I did not know it then, but my attraction to my bride is that she is the most
Yet, now that I am aware of the concept, it seems my person is collaboratively autonomous, too. I return her cooperation. Moreover, I discovered that I have always trusted and committed to the objective truth
It seems that both parties are humble about their differing faith [or trust]. The bride asserts that her faith admits to mysteries: the particulars cannot be explained, and that is why they are called “mysteries.” Nevertheless, her faith sustains her each day and comforts her for the uncertainties, threats, pain, and losses that life inevitably brings. I've seen it; felt it; cried it. When there is tragedy and sorrow to bear, I want my bride by my side. Perhaps she still wishes I
The groom accepts that he does not know what he does not know; mysteries hinder him. He thinks that in his afterdeath, he will become dust and any accomplishments [during life] yet he accepts that his person may survive death and be judged by Jesus. He will not share his preparation for that possibility, because he does not want anyone to mimic what may be a mistake; he does not know. He only has
Through my bride, I have learned to offer humility to other people, no matter what their status in life, and especially to fellow citizens, most especially those who offer peace, no matter where they are [on their path] and how far they have progressed
Such freedom is expressed by Huckleberry Finn, when he debates either reporting escaped slave Jim or facing Sunday-school threat and declares, “All right, then, I'll go to hell.” Mind-change often takes drastic experience like experiencing the friendship of an American slave in the 19th century. If any of the Tennessee Protestant women I courted had wanted me, I would not have met the woman whom I would not change for anything and would probably never have discovered myself: a person with trust and commitment to the objective truth of which much is undiscovered and some is understood. But I am deliberate (or slow) about such matters.
It would not surprise me if some seventy million Americans have similar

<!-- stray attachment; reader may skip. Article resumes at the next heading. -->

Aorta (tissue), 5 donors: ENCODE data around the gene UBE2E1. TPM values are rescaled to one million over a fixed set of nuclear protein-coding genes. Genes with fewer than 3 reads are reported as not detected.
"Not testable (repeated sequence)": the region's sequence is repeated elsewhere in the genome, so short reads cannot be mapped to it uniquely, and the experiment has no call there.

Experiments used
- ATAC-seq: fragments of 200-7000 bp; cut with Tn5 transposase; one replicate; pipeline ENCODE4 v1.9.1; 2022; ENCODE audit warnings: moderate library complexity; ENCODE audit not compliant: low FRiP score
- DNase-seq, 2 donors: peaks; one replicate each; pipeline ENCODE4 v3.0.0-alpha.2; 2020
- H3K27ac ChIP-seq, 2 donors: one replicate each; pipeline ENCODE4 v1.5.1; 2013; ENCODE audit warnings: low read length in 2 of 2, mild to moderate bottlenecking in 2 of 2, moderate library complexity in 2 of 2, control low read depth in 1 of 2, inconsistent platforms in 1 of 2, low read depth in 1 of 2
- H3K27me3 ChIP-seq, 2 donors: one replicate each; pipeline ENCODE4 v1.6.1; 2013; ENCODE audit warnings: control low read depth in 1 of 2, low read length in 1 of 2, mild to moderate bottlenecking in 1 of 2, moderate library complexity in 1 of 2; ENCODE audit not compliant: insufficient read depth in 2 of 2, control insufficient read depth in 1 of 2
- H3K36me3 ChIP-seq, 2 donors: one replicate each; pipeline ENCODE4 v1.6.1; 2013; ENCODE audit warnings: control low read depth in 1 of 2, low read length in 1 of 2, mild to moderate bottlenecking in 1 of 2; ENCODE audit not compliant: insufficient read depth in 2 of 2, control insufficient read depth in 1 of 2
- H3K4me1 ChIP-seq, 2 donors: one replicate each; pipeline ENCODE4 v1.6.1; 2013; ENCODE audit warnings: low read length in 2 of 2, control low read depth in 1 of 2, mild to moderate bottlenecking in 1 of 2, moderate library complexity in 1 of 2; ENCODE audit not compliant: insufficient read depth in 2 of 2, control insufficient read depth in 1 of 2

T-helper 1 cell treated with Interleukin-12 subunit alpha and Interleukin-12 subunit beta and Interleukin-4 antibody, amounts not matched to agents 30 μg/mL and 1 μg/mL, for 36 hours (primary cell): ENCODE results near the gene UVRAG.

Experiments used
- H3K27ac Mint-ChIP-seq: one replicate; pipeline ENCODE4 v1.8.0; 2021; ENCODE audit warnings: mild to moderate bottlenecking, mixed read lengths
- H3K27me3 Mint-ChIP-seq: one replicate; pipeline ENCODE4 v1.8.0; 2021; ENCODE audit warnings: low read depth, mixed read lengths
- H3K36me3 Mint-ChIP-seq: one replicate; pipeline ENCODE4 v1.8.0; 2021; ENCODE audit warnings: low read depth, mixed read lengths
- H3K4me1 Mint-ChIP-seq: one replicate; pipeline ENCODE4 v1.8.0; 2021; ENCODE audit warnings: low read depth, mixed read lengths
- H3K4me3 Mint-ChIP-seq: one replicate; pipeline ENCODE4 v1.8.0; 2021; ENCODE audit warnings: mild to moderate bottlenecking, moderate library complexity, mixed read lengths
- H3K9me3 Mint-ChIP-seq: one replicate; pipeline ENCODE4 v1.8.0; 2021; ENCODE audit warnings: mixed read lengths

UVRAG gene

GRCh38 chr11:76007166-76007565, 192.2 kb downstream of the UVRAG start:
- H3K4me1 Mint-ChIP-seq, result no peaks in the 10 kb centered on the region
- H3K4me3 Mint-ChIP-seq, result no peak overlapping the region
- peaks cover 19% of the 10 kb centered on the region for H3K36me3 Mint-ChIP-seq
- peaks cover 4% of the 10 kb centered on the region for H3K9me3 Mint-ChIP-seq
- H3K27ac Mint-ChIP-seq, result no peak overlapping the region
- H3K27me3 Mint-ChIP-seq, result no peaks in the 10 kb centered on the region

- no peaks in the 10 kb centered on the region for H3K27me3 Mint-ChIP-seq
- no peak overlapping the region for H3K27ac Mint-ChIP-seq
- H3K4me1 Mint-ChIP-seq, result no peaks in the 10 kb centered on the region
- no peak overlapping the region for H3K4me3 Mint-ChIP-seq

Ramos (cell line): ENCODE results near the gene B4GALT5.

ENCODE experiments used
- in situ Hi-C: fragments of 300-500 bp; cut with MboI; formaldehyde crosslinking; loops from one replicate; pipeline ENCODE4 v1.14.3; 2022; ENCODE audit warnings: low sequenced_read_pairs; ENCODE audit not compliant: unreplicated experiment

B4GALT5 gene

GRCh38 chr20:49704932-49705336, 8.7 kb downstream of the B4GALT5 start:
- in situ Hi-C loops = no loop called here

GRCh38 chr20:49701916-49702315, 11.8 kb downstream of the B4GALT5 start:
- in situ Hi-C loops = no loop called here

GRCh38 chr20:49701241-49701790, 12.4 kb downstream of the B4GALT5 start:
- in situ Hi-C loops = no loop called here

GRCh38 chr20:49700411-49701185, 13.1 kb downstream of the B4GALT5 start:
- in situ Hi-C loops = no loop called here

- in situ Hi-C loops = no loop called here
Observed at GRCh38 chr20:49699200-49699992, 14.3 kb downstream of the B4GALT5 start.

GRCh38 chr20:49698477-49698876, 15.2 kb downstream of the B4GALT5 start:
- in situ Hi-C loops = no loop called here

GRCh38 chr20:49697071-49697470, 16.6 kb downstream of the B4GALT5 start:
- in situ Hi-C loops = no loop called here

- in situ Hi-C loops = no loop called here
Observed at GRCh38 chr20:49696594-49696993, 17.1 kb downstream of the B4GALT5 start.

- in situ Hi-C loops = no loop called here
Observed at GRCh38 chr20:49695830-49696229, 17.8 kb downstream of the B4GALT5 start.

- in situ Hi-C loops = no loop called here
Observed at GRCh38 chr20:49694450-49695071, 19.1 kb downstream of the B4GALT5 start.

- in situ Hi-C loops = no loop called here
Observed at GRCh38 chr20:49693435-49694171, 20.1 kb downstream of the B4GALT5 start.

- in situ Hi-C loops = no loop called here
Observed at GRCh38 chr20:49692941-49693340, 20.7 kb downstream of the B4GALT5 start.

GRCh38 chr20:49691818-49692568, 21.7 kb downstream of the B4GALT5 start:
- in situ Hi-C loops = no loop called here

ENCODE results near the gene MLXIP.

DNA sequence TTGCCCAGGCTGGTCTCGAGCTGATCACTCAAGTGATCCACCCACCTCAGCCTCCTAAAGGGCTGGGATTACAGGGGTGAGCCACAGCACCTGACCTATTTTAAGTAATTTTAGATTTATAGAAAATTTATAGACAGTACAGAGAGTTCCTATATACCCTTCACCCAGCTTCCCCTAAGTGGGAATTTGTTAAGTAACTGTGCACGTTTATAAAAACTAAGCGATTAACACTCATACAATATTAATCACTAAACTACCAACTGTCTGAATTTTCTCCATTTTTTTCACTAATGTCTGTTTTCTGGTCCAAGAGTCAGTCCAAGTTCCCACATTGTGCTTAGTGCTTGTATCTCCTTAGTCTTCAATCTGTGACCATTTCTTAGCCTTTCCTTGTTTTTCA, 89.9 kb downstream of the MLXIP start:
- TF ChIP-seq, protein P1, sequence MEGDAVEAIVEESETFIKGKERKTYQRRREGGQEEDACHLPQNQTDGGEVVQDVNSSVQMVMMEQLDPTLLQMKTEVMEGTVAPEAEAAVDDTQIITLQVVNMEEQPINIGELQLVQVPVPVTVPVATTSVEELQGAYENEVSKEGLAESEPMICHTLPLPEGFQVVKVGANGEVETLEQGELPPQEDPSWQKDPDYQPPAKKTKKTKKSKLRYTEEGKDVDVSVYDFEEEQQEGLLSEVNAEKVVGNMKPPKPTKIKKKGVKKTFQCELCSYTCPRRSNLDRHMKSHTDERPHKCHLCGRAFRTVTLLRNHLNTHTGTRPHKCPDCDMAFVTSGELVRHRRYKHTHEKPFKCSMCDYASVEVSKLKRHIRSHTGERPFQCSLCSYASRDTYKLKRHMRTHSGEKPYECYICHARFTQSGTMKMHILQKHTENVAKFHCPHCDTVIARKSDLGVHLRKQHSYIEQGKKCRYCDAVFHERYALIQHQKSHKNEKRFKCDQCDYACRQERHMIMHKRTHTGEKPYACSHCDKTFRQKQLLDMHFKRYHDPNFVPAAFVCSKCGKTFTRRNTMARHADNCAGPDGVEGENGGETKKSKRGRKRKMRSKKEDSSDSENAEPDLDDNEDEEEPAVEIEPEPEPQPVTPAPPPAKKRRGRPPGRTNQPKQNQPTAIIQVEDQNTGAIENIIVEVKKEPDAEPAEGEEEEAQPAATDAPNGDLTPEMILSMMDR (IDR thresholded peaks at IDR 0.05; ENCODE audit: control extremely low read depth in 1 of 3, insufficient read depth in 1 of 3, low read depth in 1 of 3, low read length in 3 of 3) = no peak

I have been writing letters to the editor for nearly twenty years, always trying to suggest ways for citizens to support each other. During those years I was also reading and commenting on non-fiction books and articles to increase my understanding of civic division. For example, on April 8, 1996, the Advocate’s editor captioned my letter, “Focus on Abdul-Rauf’s courage.” These old sentences are precious to my eyes:
Autonomy: Synonyms include freedom, liberty, sovereignty, self-rule, self-governance, and self-determination. Humans are born into a contradictory world that harbors many predators: religion, sex, guns, drugs, alcohol, TV, computer games, and entertainment, to name a few. Typical newborns are motivated yet innocent and many learn to be gullible, indolent, and dependent. However, a few discover learning, comprehending, and understanding and therefore become self-determinant as they approach and enter adulthood.
The gap between birth and cooperative autonomy is astonishing, and only a human being (no other mammal) can fill it. Yet only a few do. There are so many examples of people who filled it magnificently, their way: Steve Jobs, Barry Manilow, Thomas Sowell, and Abraham Lincoln come to mind for reasons I don’t understand, but you have already thought of examples. Collaborative autonomy comes before psychological maturity.
“We the People of the United States” as defined in the preamble did not ratify the “Constitution for the United States of America” for governance by trained workers or egocentric or apathetic or indolent persons. The Constitution is designed for informed citizens, but the Federalist Papers seem to assert that noble leaders will protect the people from themselves. How noble leaders were to be
Cooperatively autonomous citizens of 2016 have plenty of evidence to justify re-examination of the preamble: it, perhaps unintentionally, refutes the claim by James Madison that most people require coercion and force to assure good behavior. The
Each time I consider whether or not our regimes of government have intentionally enslaved some eight generations of “We the People of the United States” as defined in the preamble to be “the workers we need,” I think of Machiavelli, 1513, The Prince: We are enslaved by design. However, coerced enslavement can be over, because the idea that the preamble offers just governance by justly governed citizens has been published. If the enslavement continues, it is the fault of the citizens. It is and has been up to collaboratively autonomous citizens to fulfill the preamble: America's future is in our hands.